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3D Printing: A Technological Revolution?

3D Printing: A Technological Revolution?

As the world’s first 3D printed architectural component is used in construction, Sophia Hickinson takes a look at the new technology and what it means for the design industry.

  Foliates  ring by Ross Lovegrove. Source:  Dezeen

Foliates ring by Ross Lovegrove. Source: Dezeen

The arrival of 3D printing has brought a wealth of possibilities to the world of technology: 3D printed body parts, food, mobile phones and even guns have made headlines recently.

Originally associated with creating basic plastic prototypes, the additive process that builds up layers into a three-dimensional form can now create products in a variety of materials from metals to ceramics. The technology has actually been around since the 1980s, but the printers only became widely commercially available in 2010, hence the rapid increase in 3D printed technology in recent years. 

Rapid prototyping has given designers completely new mediums to work with. After a few years of getting used to the technology, exquisite work is now being produced within all specialisms.

3DPrintUK is one of the UK’s leading 3D printing services and their clientele is mostly designers. Founder Nick Allen said: “3D printing helps designers get their products to market quicker and easier than ever. Producing highly accurate prototypes enables them to ultimately produce better products.”

But the new technology isn’t just used for prototyping; one specialism that has experimented heavily is jewellery. 3D printing allows architectural style jewellery to be created easily, such as the 18 carat gold rings by designer Ross Lovegrove. The rings come in the form of large yet delicate leaves unfurling around the finger. The collection shows how 3D printing can easily create seamless and visually perfect jewellery.

Taking things a step further is Nervous System, a Massachusetts design studio that recently unveiled their 3D printed jewellery and clothing that automatically changes shape once removed from the printer. The designs are made from tessellated triangles with articulated joints that allow the design to be printed in a compressed form that then unfurls into the intended shape once removed from the printer.

 A 3D printed necklance by Nervous System. Source:  Dezeen

A 3D printed necklance by Nervous System. Source: Dezeen

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On a larger scale, architect Adrian Priestman revealed this week that he has designed the first 3D printed architectural component to be approved and used in construction. This is the first major 3D printing step in architecture; studios are currently experimenting with the technology with the aim to create entirely 3D printed houses.

Henry Franks, BDC New Designer of the Year 2013, said: “The rise in 3D printing within the design industry gives people a fantastic opportunity to realise their designs if they previously couldn't easily make their ideas in 3D; this helps with the next step in terms of development. It’s a great way to prototype difficult-to-make parts accurately and saves valuable time because the machines can run over night.”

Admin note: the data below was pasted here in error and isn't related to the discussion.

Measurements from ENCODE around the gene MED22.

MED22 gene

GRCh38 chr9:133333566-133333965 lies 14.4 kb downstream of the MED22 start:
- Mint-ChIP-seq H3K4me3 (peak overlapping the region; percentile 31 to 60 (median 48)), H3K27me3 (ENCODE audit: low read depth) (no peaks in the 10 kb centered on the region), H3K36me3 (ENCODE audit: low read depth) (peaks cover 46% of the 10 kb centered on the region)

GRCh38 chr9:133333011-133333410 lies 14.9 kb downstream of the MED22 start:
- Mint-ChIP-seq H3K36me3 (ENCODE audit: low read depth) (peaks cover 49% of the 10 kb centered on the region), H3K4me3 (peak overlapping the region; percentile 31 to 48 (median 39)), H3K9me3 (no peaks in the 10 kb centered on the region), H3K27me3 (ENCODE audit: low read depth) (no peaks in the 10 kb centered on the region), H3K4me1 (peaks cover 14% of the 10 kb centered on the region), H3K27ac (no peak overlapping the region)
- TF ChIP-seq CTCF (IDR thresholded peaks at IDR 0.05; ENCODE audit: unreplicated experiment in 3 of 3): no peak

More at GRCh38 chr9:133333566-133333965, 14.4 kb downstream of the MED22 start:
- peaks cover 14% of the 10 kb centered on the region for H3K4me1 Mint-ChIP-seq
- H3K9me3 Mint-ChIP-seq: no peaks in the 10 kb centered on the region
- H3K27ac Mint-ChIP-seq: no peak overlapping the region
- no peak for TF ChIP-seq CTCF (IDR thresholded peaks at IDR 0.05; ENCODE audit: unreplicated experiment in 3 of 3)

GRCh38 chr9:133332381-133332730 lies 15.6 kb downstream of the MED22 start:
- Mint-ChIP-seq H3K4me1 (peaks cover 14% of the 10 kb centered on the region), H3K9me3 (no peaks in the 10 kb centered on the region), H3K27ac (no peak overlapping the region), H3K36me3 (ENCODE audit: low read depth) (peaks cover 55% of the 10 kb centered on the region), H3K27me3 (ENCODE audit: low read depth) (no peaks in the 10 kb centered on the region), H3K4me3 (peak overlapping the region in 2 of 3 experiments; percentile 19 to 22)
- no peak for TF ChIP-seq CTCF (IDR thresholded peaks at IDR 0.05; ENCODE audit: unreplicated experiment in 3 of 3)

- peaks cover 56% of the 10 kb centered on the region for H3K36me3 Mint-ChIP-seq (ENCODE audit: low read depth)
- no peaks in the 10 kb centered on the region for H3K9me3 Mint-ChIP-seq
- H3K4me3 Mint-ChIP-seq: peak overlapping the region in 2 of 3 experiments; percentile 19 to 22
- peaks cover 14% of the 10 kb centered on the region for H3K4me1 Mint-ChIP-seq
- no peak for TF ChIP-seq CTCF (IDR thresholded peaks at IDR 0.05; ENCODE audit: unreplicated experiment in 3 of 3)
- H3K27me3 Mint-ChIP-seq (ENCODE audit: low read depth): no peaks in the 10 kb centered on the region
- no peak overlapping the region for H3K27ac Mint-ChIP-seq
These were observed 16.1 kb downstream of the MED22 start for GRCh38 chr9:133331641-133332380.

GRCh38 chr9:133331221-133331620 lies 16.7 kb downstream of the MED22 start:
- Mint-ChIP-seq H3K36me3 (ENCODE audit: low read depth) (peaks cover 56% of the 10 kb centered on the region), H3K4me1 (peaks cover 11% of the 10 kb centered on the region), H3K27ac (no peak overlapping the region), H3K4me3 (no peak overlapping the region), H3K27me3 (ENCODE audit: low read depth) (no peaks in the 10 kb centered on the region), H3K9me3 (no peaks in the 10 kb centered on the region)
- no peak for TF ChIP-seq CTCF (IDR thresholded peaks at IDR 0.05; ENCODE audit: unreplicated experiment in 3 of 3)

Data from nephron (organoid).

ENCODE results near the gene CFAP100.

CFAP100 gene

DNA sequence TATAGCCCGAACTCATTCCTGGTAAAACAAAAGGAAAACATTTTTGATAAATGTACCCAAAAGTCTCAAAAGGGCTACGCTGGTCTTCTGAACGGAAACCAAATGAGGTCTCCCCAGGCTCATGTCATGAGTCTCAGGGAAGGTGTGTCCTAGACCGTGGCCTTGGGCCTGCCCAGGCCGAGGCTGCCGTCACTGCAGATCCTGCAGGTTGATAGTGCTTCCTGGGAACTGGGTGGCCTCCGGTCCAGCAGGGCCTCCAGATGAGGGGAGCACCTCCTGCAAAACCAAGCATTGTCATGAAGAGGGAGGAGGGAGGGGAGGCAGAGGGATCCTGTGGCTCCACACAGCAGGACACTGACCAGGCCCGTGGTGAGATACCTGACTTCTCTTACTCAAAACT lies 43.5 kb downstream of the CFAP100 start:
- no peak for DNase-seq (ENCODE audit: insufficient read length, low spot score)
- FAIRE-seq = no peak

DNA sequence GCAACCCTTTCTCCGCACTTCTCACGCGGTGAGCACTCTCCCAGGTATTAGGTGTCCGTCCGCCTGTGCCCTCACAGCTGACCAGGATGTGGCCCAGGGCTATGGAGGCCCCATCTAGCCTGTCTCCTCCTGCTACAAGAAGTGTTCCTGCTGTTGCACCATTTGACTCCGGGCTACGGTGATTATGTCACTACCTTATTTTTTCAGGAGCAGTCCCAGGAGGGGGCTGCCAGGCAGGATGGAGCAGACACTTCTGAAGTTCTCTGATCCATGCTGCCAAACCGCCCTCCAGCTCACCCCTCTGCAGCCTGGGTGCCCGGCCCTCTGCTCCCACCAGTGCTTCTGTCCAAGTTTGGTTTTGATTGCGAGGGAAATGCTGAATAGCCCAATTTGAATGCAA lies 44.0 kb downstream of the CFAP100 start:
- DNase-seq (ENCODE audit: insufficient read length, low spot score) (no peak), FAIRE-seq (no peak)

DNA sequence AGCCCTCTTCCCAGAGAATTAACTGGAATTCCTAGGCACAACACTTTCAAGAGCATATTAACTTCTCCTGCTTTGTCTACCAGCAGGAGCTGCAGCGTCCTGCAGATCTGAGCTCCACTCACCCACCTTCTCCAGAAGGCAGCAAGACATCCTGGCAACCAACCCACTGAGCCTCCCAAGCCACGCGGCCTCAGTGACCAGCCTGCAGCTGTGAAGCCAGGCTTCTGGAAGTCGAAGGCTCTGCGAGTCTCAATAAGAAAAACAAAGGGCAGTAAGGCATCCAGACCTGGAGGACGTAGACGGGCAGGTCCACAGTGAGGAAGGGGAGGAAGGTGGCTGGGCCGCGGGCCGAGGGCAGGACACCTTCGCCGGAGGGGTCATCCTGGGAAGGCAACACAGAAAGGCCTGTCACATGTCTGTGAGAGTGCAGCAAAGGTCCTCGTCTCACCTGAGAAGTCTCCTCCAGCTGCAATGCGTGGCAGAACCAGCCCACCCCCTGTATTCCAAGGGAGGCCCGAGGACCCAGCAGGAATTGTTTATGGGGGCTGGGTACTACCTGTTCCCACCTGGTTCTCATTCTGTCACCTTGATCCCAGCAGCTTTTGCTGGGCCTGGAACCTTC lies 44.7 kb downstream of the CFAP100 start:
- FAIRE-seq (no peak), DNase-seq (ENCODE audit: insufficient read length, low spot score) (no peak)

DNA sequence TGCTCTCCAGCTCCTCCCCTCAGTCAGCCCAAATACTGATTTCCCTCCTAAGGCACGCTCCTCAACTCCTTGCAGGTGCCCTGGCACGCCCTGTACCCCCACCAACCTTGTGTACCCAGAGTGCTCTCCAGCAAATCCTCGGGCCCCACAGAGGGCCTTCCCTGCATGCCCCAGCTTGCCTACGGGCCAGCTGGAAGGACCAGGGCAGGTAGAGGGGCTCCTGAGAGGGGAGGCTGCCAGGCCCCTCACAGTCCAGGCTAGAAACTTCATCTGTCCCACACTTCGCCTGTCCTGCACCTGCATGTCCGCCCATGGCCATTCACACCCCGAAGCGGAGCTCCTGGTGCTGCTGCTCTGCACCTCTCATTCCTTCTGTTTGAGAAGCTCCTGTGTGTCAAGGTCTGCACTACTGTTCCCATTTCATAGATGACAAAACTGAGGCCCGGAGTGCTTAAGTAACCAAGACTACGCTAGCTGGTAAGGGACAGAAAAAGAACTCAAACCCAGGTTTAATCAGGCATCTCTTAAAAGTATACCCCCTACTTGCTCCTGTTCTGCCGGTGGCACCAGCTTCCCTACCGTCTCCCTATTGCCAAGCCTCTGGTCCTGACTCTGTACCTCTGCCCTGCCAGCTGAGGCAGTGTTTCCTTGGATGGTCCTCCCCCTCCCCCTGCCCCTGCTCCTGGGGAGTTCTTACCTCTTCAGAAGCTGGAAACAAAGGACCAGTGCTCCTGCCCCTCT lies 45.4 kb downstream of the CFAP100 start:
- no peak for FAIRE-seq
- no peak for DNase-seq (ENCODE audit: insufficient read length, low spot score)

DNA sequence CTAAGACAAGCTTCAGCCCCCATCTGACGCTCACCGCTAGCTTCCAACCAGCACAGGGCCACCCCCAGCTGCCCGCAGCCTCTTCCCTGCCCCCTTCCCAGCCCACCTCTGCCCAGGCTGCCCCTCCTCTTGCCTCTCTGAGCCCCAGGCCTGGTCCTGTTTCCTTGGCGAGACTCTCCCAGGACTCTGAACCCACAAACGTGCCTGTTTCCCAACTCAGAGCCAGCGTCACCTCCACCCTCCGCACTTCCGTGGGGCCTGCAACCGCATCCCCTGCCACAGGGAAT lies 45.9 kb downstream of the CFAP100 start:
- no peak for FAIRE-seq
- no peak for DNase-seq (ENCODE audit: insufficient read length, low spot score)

While 3D printing brings new possibilities to the world of design, it is still a relatively expensive process. The industry is a tough domain for young designers trying to make their own unique mark on the industry. As the trend for 3D printed products grows, talented young designers without access to the latest technology could be in danger of being left behind, disadvantaging both designers and the industry.

Sheffield University Jewellery Design student Fenella Spence said: “There will always be a high demand for handcrafted jewellery. However as a young designer trying to find work or a commission, companies want to see examples of conceptual work that tests limits in design. With the growing 3D trend there is a shift towards a desire for 3D printed jewellery, but not everyone has access to 3D printing facilities.”

 Adrian Priestman's 3D Printed architectural component. Source: Dezeen

Adrian Priestman's 3D Printed architectural component. Source: Dezeen

On the other hand, 3D printing is becoming cheaper and more accessible throughout all industries. As the manufacturing industry increasingly invests in the new technology, there is a possibility that in years to come hundreds of employees could easily be replaced by one 3D printer: The jewellers who spend days carefully crafting their intricate designs or the product designers who spend weeks perfecting their bespoke chairs could be replaced by a machine that can print the designs in a fraction of the time.

However, this view isn’t shared by all. 3DPrintUK founder Nick Allen said: “I don’t think 3D printing will ever be used for the majority of production, but it will remain a key tool for prototyping. Consumers want high quality, handcrafted designs and not low quality plastic products. The global industry is predicted to be worth $5billion by 2020, which is not that big in the grand scheme of things. It’s ultimately a niche industry.”

Whether 3D printing will dominate the manufacturing industry remains to be seen. While some people will welcome the practicality of 3D printed furniture, there will always be others who appreciate a beautifully handcrafted wooden table or a painstakingly soldered necklace. Hopefully there’s room for all in the future of the design industry. 

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